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Macaroni and Cheese: My Way, or the Highway

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My mother recently saved me a “New York Times” article about macaroni and cheese. I was a bit skeptical about the writer’s claim that, in her search for the perfect mac & cheese recipe she had been baffled by references to white sauce (what food writer never heard of white sauce?!) and I was incensed to read that many writers of recipes believed that macaroni and cheese made with a cheese-enriched white sauce was disgusting, and that “good” macaroni was made by layering pieces of cheese in a dish with pasta, and baking it.

Some of the “Times'” recipes, in a truly appalling twist, call for the inclusion of minced onions, which have NO place in macaroni and cheese. I have only a few orthodoxies in my life, which include no jewelry on men and no facial glitter during daylight hours, but I would have to add to my list the pristine, un-spiced, un-onioned purity of macaroni and cheese. The anti-white sauce camp apparently recognizes that their barbaric layering method leaves nothing more than a dish full of oily, stringy cheese that slips off of the noodles, so they resort to the heavy use of Processed Cheese Food because it melts smoothly and doesn’t separate like, well, actual cheese.

Since you have probably been dying to know, here is my recipe for macaroni and cheese. It originally hails from the back of the Mueller’s shell box, although I “invented” the crumb topping.

Mueller’s Box Mac and Cheese My Way

  1. 1.16 oz box pasta (I like shells, radiatore, penne, or rigatoni; you need something with holes to hold the sauce)
  2. 2 tablespoons butter or margarine
  3. 1/4 cup flour
  4. 1/2 teaspoon dry mustard
  5. 2 1/2 cups milk (I use skim, because its what’s in the house; if I’m making this for company or to take to someone I use 2%)
  6. 2 cups cheese (although I always double it)
  7. Parmesan Cheese, shredded or grated
  8. Italian bread crumbs
  9. Salt and pepper to taste

Preheat oven to 375. Grease a 9×13 pan or a 2 quart casserole dish, either works fine. Boil water for pasta, and cook following label directions. I usually wait until the water boils and then make the cheese sauce while the pasta cooks).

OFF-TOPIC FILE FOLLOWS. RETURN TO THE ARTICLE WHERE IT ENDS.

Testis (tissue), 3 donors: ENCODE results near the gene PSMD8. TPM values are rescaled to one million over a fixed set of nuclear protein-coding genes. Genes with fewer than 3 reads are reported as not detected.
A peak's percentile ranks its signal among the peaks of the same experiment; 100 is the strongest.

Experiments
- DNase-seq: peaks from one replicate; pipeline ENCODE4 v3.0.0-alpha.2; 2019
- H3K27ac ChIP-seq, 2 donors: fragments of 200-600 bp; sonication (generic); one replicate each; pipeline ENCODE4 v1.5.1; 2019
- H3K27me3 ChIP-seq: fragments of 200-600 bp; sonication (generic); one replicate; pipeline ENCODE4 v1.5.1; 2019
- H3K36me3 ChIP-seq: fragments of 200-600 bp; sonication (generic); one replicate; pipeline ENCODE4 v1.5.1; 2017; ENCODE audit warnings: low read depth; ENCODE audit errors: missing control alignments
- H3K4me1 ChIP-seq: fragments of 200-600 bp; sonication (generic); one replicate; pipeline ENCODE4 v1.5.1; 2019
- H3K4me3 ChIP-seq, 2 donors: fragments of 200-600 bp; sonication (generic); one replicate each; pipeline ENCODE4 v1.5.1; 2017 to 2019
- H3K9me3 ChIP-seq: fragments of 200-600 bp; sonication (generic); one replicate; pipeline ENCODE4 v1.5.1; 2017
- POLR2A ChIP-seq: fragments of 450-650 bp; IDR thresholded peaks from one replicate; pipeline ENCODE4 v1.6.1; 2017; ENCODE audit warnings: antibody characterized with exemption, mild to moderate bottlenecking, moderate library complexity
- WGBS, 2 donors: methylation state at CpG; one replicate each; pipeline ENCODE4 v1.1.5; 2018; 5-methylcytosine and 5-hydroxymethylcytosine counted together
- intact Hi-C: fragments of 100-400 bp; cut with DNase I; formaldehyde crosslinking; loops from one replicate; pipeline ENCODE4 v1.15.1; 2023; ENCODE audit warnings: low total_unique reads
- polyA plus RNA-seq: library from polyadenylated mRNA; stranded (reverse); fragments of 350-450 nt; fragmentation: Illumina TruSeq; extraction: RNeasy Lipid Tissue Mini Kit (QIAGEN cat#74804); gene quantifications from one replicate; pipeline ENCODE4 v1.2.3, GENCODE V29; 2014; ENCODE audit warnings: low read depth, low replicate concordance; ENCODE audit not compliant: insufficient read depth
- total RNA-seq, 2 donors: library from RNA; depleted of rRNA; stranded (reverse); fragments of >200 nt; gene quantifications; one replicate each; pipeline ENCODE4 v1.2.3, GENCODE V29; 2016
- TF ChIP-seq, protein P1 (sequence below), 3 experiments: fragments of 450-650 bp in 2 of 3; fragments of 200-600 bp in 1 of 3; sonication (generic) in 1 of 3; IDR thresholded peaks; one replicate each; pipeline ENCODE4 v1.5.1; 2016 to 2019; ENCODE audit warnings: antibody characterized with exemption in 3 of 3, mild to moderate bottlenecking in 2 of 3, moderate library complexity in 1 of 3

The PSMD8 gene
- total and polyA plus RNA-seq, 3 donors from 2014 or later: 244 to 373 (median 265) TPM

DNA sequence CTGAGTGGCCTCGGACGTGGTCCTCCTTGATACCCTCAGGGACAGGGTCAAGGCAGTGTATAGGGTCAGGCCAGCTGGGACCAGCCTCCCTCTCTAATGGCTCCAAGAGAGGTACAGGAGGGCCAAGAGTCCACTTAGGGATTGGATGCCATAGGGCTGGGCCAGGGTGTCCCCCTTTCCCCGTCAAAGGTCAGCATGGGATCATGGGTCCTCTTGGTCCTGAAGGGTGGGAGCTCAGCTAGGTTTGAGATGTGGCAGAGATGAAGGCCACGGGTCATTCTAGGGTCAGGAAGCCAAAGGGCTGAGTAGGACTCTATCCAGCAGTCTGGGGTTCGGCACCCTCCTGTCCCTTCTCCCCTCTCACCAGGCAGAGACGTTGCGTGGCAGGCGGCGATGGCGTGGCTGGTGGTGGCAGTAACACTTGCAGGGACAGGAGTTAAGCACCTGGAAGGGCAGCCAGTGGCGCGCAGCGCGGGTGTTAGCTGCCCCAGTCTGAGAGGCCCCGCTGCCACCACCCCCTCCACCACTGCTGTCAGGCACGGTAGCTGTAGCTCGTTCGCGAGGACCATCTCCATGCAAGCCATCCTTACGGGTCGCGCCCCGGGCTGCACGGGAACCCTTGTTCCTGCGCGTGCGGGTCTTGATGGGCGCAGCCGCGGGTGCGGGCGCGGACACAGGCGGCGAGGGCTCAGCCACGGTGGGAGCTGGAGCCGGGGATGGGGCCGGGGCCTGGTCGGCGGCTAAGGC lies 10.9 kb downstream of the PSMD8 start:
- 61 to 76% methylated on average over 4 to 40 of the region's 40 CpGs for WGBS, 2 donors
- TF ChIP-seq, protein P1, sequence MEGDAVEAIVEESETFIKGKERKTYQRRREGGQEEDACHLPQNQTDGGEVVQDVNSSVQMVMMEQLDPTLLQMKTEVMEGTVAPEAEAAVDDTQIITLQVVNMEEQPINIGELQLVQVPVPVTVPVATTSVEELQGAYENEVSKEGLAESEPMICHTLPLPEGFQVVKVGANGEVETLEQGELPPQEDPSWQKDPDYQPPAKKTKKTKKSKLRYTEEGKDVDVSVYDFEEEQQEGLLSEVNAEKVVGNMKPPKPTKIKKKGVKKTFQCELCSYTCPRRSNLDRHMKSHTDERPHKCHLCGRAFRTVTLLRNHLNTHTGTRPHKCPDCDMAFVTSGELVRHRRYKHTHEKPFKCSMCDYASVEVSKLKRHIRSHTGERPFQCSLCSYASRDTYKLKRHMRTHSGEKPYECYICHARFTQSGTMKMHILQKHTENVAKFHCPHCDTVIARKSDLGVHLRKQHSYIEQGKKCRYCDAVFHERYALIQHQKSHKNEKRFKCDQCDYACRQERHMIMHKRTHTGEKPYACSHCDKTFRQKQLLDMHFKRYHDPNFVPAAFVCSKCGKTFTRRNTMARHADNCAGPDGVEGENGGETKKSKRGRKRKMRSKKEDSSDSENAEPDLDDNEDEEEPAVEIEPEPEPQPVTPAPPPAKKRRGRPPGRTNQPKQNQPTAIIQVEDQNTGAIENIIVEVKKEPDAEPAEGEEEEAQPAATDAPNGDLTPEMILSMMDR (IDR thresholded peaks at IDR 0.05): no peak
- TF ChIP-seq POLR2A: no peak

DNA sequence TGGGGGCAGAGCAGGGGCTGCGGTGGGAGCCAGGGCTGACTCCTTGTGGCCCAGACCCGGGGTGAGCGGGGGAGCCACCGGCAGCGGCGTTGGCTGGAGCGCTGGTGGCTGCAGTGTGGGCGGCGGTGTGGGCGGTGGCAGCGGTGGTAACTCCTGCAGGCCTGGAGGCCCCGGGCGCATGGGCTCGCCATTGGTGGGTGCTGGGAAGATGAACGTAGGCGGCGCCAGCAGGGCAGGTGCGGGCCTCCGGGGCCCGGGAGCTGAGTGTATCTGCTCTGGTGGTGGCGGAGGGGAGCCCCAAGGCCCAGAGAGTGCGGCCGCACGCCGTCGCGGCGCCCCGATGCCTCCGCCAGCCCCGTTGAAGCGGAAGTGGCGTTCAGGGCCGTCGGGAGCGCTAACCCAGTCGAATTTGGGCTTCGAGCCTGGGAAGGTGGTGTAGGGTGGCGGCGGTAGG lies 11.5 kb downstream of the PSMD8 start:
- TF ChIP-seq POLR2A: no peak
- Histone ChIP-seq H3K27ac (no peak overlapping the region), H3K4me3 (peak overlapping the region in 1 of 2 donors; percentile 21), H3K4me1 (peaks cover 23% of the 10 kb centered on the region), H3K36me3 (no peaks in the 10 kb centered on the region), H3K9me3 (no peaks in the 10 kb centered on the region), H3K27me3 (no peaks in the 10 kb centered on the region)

In a large saucepan, melt butter or margarine. Whisk in flour, mustard, salt and pepper. Over medium heat, whisk in milk gradually, and stir constantly until thickened. If you aren’t sure if its thickened yet; its not. Be patient.

When milk mixture is thickened, remove from heat and stir in cheese until completely melted. Pour drained pasta into baking dish, add cheese sauce, and mix gently. Smooth top with the back of a spoon or a spatula, then sprinkle on a thin layer of Parmesan followed by a thin layer of bread crumbs. Bake for 25 minutes.

This macaroni and cheese comes out thick, cheesy and delicious with a crispy crust that is fought over in both my family of origin and my current family. The next time I make it, I’ll take a picture and add it to this post. The dish is very hearty, and needs nothing more than a salad or a cooked green vegetable to complete the meal. Leftovers are divine, although we rarely see any; this macaroni and cheese is so valuable a commodity in my family that when leftovers exist they are sometimes delivered to other family members at their local households like Tupperware full of frankincense and myrrh. Its that good.

As for other macaroni and cheese, it is simply wrong. There is real gold, and there is that Black Hills stuff they sell on the Home Shopping Network; macaroni made any other way is inauthentic. I have no problem with a change of cheese, and in fact I have experimented widely with the flavors of Swiss, Manchego (delicious but incredibly expensive), Gouda and Emmentaler, all pretty successfully. I have also used 2% cheese, which is okay. I don’t object to changes in the crumb topping, or even to its omission, although I can’t imagine doing such a thing intentionally. As for the stuff in the blue box, I’ll admit that I sometimes eat it with the kids, and I like it. It is, however, in a category completely separate from actual macaroni made with actual cheese.

Am I a macaroni extremist? Perhaps. I can only say that I know I am right about jewelry on men, and glitter in daylight, and I’m guessing I’m probably right about the macaroni, too.

9 responses »

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